During all of my years in Japan, I have found that Japanese people are, in general, very friendly and open to newcomers. While this holds throughout the country, I have always sensed a real congeniality in the countryside outside the big cities—especially in Kyushu. Since moving to a small village in Oita, this belief has only been proven true many times over. Almost immediately upon arrival, we were asked to volunteer on a Sunday morning to help our neighborhood association clip the grass that overgrows along the mountain roads in our village. While we were told that there was no obligation to do so, we, of course, enthusiastically committed our support. Well, this turned out to be a real ice-breaker and a great way of getting to know our neighbors, most of whom are farmers. We have continued to volunteer for such work and have subsequently been rewarded with new friendships, local tips on where to visit, and lots of home-grown vegetables! I also ventured down to the city beach one day and was quickly adopted by a small community of avid windsurfers, including two nationally ranked pros who eagerly lend their advice on how to improve one’s sailing skills. I had a similar experience with windsurfing on Mitoma Beach near Fukuoka when I was a graduate student at Kyushu University three decades ago. Thus if you show a little initiative to get involved in some local activity, then it is highly likely that you will be wholeheartedly welcomed into a new circle of friends down in Kyushu.
My wife and I have also been particularly pleased to experience how proud the people of Oita are about their own home—beginning with the hot springs. Given the sheer number of such places in this part of the country, the people of Oita are certainly entitled to boasting rights when it comes to hot springs. We routinely meet local “experts” on onsen who are more than willing to share their knowledge of the particular components of the water quality, mineral content, etc. If you’re into the details, it is possible to pinpoint precisely the right onsen to your liking. We have tried onsen on both ends of the pH spectrum, including the famous Tsukahara Onsen Kako-no-Yu, which is adjacent to a large steam vent from the volcano located directly underneath its spa. It is, apparently, one of the most acidic onsens in Japan with a pH of only 1.5, which makes it taste like lemon juice, and this onsen has the highest content of ferrous ion out of all of the many thousands of hot springs across the country. Locals from Beppu routinely go there to fill empty bottles with the healing water, which they maintain helps to promote beautiful skin. Many of these places cost less than 300 yen, and some are even free. Every long-term resident has their favorite onsen, and they are, in general, not shy about sharing this precious knowledge. You just have to ask. Many locals visit their local onsen every day and swear that it is like a fountain of youth. There may be some truth to this belief, as it certainly seems like a lot of older people in Oita are in great shape! To keep track of all of the various hot springs that we have sampled thus far, we started a scrapbook to store brochures from each location. Before long, though, we ran out of pages, as there are literally thousands of hot springs here!
The feeling of local pride runs much deeper than just onsen. The part of Oita to which we moved is called the Kunisaki Hanto and has a well-documented history of more than 1,300 years. It is studded with numerous temples and shrines. There are lots of locally produced television shows about what is going on throughout the prefecture, and there is a strong sense of local pride in the many events and local rituals that have been practiced here for so long. While some are rightfully concerned about the long-term population declines, we can sense a strong undercurrent of resiliency that is no doubt helping to support this vibrant part of the country.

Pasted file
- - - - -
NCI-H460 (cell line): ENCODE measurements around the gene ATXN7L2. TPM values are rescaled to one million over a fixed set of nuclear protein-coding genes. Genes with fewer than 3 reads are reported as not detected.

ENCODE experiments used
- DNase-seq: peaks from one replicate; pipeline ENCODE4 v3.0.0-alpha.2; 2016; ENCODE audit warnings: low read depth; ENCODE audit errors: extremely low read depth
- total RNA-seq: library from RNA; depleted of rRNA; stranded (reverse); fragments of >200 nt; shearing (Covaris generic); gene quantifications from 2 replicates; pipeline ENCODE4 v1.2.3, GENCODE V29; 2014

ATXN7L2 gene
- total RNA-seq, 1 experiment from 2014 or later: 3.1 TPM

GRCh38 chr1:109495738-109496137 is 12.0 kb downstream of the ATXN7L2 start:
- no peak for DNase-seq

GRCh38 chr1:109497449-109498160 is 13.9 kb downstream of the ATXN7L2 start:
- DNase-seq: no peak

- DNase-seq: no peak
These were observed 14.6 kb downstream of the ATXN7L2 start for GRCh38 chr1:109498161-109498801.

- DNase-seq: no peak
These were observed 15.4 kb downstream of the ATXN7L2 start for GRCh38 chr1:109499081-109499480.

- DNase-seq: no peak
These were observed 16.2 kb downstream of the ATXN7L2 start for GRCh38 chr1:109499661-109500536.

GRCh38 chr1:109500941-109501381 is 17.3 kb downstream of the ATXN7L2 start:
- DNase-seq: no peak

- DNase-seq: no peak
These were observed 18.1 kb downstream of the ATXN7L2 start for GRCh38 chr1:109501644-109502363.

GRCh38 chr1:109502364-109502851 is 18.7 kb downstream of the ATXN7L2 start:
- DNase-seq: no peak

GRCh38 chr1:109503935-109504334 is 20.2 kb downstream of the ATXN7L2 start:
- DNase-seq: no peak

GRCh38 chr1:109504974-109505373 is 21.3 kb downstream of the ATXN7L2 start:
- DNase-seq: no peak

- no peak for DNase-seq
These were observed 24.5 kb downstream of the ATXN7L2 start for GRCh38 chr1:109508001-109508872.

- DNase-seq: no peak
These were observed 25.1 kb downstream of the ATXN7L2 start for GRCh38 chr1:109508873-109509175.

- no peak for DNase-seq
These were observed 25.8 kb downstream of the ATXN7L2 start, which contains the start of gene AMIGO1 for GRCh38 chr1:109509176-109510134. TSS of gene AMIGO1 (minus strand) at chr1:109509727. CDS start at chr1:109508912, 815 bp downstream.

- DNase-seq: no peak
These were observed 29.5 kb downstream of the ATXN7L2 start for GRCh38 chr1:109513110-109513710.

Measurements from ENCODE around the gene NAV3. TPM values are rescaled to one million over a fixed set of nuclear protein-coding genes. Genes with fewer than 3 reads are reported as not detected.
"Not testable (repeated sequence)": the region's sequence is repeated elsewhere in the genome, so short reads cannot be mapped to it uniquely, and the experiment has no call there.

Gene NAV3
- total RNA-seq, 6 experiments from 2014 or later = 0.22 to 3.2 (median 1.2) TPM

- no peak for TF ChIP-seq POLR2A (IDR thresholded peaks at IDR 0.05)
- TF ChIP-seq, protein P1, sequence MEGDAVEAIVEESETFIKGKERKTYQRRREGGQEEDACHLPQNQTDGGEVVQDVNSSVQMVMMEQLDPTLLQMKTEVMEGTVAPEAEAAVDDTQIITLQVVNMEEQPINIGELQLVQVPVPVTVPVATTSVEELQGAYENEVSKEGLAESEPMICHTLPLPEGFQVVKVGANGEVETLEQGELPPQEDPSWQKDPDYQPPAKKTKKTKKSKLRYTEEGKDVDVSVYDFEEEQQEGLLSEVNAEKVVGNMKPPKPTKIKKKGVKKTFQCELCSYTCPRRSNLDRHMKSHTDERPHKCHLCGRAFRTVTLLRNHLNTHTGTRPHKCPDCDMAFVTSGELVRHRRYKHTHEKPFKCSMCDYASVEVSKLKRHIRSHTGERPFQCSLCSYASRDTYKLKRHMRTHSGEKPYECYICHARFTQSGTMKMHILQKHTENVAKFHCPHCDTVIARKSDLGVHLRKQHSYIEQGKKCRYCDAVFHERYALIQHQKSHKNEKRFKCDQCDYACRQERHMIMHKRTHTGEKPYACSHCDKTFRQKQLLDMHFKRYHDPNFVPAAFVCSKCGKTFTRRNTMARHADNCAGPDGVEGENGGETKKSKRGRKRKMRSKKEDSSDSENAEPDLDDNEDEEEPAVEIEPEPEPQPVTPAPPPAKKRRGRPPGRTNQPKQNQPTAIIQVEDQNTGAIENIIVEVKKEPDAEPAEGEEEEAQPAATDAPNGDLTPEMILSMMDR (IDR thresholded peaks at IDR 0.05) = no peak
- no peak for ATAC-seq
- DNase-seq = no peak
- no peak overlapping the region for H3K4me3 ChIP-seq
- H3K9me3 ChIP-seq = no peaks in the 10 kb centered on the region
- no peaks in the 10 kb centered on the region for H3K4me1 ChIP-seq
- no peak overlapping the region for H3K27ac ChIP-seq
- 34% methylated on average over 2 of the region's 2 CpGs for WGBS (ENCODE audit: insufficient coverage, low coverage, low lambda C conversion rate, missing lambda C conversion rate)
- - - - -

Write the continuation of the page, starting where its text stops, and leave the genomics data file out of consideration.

Yes, it’s hot and humid in Oita in the summer, but unlike the oppressive heat that remains trapped by the concrete jungles of Japan’s big cities, the heat dissipates in the evening. The natural beauty of Oita is stunning throughout the year. We arrived last summer and were pleased to discover sandy beaches, verdant mountain trails, and, of course, the ever-present onsen. The water of the Seto-nai-kai is relatively clean and teeming with all sorts of varieties of fish and shellfish. We have climbed Mount Yufudake in between Beppu and Yufuin that has a view that is right out of a fairy tale. During autumn, we have been awed at the beauty of the mountain passes of Kuju and the fall foliage of the Yabakei Ravine. We settled in a small town called Kitsuki, which is home to the most miniature castle in the country. It features a quaint section of town that looks like it is from the Edo Period. I am, moreover, only mentioning a few highlights!
Before moving to Oita, we knew that its seafood would not disappoint, and it certainly has not. The locally caught fish and shellfish are of exceptionally high quality and are surprisingly reasonably priced. We found a local fish market where fishermen sell their catch five days a week. Members of the general public can go to buy this fresh seafood directly from wholesalers who have purchased the day’s catch directly from fishermen only minutes beforehand. While it is certainly fun to attempt to barter down by the dock, locally caught seafood is also widely available at area supermarkets. Oita is, in particular, famous for oysters, octopus, and fugu, but there is so much more. Many of the fish look similar to varieties available in other parts of the country, but they have different names down here. We are still trying to learn the local nomenclature!